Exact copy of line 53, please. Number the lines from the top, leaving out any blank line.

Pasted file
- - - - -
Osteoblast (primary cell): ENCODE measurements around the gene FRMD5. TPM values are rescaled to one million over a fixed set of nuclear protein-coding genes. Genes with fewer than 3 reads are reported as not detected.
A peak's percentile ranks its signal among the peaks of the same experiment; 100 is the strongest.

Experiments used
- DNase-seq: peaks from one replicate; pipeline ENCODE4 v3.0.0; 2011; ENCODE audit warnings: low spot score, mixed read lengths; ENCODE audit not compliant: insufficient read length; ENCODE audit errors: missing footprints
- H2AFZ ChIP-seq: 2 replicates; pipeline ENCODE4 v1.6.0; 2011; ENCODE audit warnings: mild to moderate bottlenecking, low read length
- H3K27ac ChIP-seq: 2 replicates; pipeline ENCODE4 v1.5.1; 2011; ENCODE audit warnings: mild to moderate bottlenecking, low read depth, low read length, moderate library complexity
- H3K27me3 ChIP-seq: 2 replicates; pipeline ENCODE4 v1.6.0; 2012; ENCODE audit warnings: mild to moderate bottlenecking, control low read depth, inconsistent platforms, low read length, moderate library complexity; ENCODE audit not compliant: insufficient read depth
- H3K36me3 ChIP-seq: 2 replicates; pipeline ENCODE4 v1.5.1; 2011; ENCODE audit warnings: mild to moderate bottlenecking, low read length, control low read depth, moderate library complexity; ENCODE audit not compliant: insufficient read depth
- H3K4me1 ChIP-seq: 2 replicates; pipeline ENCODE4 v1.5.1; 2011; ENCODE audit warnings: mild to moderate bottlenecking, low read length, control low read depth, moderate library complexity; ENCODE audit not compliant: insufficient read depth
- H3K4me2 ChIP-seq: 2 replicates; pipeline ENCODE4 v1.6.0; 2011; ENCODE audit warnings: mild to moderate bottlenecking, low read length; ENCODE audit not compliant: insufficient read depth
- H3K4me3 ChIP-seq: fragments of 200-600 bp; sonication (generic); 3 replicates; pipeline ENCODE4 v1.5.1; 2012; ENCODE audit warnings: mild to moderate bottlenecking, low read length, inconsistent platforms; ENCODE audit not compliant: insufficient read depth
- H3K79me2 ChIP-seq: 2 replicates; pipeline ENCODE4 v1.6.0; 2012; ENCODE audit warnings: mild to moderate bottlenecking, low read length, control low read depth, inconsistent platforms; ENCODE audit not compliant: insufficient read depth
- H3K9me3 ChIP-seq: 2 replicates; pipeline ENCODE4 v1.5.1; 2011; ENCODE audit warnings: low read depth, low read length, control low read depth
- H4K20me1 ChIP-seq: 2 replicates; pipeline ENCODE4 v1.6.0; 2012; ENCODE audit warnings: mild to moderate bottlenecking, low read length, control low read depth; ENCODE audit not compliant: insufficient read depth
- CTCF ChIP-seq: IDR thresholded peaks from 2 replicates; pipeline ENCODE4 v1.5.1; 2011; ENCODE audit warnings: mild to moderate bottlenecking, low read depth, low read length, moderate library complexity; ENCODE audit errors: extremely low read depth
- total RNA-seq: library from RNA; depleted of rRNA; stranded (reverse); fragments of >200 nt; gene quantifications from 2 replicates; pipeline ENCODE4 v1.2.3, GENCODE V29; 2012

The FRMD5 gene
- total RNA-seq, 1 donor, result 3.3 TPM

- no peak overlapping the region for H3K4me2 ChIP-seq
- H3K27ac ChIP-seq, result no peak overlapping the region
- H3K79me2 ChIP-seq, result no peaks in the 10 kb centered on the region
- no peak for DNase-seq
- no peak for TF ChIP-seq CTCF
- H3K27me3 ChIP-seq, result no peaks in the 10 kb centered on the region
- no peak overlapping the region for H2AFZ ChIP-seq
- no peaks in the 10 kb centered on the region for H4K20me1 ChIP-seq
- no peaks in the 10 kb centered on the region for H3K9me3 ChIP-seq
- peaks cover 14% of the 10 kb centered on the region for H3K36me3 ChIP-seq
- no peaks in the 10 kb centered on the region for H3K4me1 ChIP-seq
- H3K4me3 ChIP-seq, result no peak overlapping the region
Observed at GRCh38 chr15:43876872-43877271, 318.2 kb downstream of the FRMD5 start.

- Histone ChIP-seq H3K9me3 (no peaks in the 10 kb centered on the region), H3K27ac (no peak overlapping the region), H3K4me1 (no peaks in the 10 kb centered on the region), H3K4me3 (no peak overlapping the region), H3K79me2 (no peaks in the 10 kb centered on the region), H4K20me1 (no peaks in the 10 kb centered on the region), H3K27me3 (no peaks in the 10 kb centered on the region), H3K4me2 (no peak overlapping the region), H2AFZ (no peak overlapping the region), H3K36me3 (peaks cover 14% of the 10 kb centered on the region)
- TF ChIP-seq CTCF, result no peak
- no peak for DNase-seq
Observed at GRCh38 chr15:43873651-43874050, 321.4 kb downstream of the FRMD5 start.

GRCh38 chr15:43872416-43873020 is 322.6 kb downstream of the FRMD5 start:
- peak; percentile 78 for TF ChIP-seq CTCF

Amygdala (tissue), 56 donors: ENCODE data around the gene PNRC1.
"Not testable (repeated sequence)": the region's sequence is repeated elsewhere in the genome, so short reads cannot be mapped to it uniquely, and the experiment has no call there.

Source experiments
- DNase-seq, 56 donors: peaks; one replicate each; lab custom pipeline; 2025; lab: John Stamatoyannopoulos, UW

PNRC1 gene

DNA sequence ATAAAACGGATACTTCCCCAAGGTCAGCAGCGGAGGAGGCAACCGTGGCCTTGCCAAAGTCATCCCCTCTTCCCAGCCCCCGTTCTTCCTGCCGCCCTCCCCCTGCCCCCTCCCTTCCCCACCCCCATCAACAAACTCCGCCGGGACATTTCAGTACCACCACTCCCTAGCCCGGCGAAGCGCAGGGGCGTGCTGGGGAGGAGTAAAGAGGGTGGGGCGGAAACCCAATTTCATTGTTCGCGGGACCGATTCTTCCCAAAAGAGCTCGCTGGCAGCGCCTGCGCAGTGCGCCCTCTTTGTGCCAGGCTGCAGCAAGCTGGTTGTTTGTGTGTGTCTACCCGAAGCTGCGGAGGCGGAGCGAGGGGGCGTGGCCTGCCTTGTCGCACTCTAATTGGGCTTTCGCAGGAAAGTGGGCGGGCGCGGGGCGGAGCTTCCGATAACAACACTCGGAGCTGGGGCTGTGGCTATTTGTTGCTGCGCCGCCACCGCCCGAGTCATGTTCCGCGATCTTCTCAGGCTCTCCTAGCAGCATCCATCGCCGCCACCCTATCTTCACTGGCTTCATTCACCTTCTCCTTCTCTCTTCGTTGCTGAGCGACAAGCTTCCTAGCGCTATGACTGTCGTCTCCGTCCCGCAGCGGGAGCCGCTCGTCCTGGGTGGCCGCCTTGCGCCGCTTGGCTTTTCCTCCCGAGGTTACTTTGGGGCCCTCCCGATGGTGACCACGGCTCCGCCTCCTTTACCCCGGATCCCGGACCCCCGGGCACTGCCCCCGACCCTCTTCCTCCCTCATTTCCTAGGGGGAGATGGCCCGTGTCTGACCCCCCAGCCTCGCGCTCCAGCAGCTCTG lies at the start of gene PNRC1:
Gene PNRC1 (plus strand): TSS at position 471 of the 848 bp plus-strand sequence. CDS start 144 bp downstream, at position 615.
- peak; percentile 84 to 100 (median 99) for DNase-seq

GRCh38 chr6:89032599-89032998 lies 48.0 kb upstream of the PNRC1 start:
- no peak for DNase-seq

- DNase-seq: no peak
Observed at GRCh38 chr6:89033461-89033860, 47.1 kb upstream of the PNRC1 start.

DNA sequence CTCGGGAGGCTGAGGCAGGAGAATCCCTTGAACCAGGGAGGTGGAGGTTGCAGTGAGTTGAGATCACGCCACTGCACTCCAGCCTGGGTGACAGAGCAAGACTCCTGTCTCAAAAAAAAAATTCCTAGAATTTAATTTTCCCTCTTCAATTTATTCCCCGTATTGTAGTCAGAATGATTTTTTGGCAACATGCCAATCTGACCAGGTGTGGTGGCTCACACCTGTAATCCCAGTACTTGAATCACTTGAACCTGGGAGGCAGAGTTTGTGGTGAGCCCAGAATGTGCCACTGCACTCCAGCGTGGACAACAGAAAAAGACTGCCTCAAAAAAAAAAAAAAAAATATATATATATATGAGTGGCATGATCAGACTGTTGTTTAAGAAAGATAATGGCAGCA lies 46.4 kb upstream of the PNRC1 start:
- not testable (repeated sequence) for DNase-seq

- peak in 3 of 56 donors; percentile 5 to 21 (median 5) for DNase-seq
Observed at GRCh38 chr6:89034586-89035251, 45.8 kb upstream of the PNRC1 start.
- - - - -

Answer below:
Observed at GRCh38 chr6:89034586-89035251, 45.8 kb upstream of the PNRC1 start.